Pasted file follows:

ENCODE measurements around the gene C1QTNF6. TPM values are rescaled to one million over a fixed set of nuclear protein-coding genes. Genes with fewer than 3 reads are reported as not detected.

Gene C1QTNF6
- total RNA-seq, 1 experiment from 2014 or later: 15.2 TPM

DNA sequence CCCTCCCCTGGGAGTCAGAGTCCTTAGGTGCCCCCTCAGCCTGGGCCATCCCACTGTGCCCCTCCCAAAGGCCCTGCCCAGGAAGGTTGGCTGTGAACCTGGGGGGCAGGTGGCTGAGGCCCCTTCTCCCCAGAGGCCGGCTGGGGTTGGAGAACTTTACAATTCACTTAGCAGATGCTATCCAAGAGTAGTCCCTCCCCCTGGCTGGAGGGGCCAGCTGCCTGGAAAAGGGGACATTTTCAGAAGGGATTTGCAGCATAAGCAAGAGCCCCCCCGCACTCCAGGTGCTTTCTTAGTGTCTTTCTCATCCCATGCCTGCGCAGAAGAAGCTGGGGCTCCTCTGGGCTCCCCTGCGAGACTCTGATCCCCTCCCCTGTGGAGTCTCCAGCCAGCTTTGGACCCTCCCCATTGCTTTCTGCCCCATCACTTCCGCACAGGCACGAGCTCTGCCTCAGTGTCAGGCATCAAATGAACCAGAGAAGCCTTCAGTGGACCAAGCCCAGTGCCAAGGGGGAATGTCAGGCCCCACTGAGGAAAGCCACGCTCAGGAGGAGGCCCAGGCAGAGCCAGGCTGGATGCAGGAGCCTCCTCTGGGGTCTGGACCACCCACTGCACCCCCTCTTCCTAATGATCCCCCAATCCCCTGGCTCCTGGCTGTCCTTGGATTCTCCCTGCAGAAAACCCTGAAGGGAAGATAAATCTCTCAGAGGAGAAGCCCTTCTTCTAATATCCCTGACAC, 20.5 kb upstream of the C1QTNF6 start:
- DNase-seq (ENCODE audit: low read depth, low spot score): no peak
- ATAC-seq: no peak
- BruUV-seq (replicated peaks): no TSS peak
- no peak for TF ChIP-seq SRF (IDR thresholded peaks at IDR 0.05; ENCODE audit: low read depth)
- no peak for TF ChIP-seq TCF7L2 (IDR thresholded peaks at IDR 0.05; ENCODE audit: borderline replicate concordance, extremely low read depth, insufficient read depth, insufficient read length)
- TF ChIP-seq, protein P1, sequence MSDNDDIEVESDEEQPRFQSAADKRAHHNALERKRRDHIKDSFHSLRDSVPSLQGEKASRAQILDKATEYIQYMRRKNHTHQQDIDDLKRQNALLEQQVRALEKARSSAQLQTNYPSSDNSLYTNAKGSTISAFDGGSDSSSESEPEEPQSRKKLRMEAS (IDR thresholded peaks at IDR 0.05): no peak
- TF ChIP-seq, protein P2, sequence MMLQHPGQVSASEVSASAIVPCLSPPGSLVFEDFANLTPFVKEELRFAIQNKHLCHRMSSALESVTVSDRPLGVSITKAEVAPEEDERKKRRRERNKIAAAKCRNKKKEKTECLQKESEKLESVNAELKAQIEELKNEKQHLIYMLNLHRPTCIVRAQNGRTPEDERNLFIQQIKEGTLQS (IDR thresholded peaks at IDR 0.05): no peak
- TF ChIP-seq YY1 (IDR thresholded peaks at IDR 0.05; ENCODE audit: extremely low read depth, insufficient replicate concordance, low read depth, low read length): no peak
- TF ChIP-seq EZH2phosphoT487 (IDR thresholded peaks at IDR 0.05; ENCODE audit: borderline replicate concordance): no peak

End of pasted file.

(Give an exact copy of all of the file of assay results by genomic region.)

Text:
ENCODE measurements around the gene C1QTNF6. TPM values are rescaled to one million over a fixed set of nuclear protein-coding genes. Genes with fewer than 3 reads are reported as not detected.

Gene C1QTNF6
- total RNA-seq, 1 experiment from 2014 or later: 15.2 TPM

DNA sequence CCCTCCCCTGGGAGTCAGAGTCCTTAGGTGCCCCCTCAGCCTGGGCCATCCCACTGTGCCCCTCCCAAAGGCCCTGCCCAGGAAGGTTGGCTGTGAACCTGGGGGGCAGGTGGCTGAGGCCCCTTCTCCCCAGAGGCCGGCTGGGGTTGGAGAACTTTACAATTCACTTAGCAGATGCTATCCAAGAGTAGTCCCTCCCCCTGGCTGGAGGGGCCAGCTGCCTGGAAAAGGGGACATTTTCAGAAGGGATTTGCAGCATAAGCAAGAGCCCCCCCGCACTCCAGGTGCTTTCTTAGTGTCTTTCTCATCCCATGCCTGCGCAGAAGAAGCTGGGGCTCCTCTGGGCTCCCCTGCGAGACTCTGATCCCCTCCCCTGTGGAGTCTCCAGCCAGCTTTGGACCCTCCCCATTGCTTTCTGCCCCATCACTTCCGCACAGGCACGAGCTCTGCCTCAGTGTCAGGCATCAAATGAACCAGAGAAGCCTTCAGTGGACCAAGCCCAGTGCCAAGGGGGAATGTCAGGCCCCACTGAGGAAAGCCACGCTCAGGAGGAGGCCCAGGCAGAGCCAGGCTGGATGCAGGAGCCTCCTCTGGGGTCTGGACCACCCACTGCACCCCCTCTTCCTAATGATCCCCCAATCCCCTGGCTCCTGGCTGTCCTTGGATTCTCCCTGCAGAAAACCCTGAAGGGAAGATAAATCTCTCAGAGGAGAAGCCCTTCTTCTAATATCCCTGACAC, 20.5 kb upstream of the C1QTNF6 start:
- DNase-seq (ENCODE audit: low read depth, low spot score): no peak
- ATAC-seq: no peak
- BruUV-seq (replicated peaks): no TSS peak
- no peak for TF ChIP-seq SRF (IDR thresholded peaks at IDR 0.05; ENCODE audit: low read depth)
- no peak for TF ChIP-seq TCF7L2 (IDR thresholded peaks at IDR 0.05; ENCODE audit: borderline replicate concordance, extremely low read depth, insufficient read depth, insufficient read length)
- TF ChIP-seq, protein P1, sequence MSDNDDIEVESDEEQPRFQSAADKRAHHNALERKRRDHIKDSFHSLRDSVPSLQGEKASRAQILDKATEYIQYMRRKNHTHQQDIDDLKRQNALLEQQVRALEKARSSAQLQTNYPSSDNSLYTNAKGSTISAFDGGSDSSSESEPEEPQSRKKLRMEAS (IDR thresholded peaks at IDR 0.05): no peak
- TF ChIP-seq, protein P2, sequence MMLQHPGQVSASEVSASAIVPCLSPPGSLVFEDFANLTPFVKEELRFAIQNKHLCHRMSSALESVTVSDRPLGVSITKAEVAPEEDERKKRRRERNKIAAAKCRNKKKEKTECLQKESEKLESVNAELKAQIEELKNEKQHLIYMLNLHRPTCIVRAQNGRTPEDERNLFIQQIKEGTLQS (IDR thresholded peaks at IDR 0.05): no peak
- TF ChIP-seq YY1 (IDR thresholded peaks at IDR 0.05; ENCODE audit: extremely low read depth, insufficient replicate concordance, low read depth, low read length): no peak
- TF ChIP-seq EZH2phosphoT487 (IDR thresholded peaks at IDR 0.05; ENCODE audit: borderline replicate concordance): no peak